Due toclimate change and shrimp farming, there is a chance that the entire coastalzone of Bangladesh will be ecologically devastated, which will have multiplecascading effects among the population in these areas. For example, the entire agriculture system in coastal Bangladesh may be destroyed, making a huge impacton the total food security, socio-economic and health systems of coastal Bangladesh. This can lead to mass migration, climate refugees and conflict.

If thecurrent practice is continued in the agriculture of coastal Bangladesh, currentand future food systems will face negative impacts on ecological services (degradation biodiversity, scarcity of potable water and freshwater), extremeweather, infectious diseases, food and nutritional insecurity (loss ofdiversified food), clinical public health problems, disaster risk, and forcedadaptation of the local economy, community and ecosystem. 

Address the Challenges: Describe how your Vision will address the challenges described in the previous question.

The projectaims to improve the health and food systems affected by the impacts of climate change and shrimp farming in coastal Bangladesh. To this end, we propose the development of two activities: developing a rainwater-supported integrated agricultural system and cage-based floating vegetable and fish farming. Thetransformative agriculture will develop a regenerative landscape for enhancing local capacities of biosafety and biophysical resilience through the practice of agroecology at the landscape level. The key assumptions that will be tested are whether these activities will improve health outcomes through a positive causal relationship with the following trends: (1) Reducing malnutrition from under consumption and/or poor dietary diversity; (2) Increasing agricultural productivity (yields of crops, forage, livestock, fish, etc.); (3) Sustaining community food stocks and the local economy; (4) Reducing greenhouse gas emission and agrochemical-based air pollution; (5) Restoring habitat and reducing conversion; (6) Reducing infectious diseases (cholera, acute diarrheal disease and water-related diseases) and food and nutrition security-related diseases; (7) Reducing freshwater biodiversity risks from water use (e.g., irrigation); and (8) Reducing water pollution (e.g., agrochemical and sediment pollution).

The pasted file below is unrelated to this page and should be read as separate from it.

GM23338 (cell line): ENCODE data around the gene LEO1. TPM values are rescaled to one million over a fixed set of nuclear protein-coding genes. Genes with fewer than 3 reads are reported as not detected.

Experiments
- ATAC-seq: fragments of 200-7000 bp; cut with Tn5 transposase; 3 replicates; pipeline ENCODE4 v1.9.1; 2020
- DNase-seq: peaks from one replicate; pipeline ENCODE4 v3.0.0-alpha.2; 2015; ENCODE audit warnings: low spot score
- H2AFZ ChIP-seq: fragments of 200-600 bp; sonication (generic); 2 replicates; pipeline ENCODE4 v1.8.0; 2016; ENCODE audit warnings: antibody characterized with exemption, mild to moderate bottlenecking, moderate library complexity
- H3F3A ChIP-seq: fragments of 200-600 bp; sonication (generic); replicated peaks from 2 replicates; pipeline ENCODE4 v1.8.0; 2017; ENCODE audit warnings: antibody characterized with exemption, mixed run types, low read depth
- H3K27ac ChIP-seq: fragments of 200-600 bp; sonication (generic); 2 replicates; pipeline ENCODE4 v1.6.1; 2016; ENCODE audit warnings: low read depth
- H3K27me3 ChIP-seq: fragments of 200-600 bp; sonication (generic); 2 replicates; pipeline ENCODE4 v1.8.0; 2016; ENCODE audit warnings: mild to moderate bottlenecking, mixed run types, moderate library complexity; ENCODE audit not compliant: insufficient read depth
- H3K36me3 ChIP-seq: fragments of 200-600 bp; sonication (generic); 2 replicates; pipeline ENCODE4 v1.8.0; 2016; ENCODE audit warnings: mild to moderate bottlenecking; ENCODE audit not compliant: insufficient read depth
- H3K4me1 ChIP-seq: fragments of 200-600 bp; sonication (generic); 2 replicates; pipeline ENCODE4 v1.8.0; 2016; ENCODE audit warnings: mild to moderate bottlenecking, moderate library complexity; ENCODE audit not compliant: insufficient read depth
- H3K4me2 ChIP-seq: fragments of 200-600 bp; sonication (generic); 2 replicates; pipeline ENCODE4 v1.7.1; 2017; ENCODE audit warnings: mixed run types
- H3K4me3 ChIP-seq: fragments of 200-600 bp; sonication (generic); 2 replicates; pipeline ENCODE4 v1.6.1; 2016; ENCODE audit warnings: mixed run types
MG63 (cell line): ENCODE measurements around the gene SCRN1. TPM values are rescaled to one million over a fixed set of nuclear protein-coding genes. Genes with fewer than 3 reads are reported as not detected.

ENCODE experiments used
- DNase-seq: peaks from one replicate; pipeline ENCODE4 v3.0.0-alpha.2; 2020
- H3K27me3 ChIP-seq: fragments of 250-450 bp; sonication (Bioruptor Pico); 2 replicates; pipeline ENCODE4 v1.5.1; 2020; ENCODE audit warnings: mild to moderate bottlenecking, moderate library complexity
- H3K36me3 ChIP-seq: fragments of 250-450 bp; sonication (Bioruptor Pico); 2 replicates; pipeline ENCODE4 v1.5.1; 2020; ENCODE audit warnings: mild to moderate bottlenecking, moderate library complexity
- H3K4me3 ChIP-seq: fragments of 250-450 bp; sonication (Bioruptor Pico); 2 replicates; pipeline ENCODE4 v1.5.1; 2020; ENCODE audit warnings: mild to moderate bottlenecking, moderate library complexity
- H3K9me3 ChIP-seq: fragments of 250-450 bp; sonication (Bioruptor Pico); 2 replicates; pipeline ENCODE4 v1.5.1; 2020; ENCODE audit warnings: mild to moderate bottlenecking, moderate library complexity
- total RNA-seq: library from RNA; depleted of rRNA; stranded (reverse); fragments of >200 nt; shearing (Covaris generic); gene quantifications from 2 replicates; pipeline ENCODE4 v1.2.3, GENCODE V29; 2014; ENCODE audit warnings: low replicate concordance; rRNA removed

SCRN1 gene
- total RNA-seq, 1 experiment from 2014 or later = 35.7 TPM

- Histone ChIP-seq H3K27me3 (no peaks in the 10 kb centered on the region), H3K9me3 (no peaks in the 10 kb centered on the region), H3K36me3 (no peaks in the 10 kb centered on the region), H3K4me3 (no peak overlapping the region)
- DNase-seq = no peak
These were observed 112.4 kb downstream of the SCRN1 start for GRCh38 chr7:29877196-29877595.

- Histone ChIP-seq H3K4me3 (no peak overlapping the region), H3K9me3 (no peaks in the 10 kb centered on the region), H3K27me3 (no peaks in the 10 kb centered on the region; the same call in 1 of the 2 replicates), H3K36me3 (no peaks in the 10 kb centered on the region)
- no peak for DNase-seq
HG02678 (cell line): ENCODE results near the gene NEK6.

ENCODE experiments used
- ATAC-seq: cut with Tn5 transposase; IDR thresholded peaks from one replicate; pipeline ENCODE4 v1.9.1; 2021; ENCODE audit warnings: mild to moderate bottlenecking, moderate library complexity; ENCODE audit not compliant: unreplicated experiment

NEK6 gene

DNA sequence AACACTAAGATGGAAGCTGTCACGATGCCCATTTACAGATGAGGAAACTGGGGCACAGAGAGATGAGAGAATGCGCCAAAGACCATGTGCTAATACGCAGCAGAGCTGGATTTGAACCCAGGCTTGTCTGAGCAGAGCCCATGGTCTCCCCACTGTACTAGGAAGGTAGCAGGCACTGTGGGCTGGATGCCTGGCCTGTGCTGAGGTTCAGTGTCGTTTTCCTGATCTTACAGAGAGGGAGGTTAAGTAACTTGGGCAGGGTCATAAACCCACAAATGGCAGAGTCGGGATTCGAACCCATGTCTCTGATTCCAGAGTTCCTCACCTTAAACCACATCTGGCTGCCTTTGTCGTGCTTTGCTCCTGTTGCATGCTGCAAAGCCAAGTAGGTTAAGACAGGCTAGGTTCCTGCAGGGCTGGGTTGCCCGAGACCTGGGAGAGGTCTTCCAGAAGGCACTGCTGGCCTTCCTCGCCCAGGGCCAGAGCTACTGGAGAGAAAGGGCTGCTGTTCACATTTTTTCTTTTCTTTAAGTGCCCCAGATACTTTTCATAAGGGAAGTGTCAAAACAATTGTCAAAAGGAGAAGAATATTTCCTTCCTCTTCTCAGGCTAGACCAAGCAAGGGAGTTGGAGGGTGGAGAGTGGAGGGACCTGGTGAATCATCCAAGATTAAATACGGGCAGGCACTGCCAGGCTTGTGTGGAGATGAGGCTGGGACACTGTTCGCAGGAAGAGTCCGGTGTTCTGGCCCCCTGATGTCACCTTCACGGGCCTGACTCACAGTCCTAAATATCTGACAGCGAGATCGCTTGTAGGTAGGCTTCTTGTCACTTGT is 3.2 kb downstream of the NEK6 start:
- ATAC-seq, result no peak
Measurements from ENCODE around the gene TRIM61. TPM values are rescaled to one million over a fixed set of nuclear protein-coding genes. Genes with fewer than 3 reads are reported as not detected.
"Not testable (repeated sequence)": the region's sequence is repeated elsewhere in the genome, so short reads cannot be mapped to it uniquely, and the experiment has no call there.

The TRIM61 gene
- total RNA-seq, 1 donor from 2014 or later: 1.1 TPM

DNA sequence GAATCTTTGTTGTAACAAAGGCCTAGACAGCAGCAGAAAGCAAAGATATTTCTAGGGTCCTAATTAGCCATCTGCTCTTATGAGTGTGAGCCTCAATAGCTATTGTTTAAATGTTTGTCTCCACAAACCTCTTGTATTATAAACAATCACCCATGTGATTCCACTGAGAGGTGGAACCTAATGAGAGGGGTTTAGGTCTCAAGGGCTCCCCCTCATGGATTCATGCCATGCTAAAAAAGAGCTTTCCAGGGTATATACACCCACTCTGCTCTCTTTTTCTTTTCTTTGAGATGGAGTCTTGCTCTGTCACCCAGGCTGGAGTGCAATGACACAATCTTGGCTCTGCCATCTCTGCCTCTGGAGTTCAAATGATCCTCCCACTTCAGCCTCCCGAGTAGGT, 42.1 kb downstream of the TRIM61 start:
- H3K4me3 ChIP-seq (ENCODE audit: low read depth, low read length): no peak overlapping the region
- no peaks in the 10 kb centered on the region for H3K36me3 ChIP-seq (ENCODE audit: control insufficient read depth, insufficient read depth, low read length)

The positive impacts of reduced malnutrition from under consumption and/or poor dietary diversity and increased agricultural productivity (yields of crops, forage,livestock, fish, etc.) will be evaluated by a quasi-experimental evaluation of the outcome indicators in the pre and post conditions of community participants. 

High Level Vision: With these challenges addressed, now provide a high level description of how the Place and the lives of its People will be different than they are now.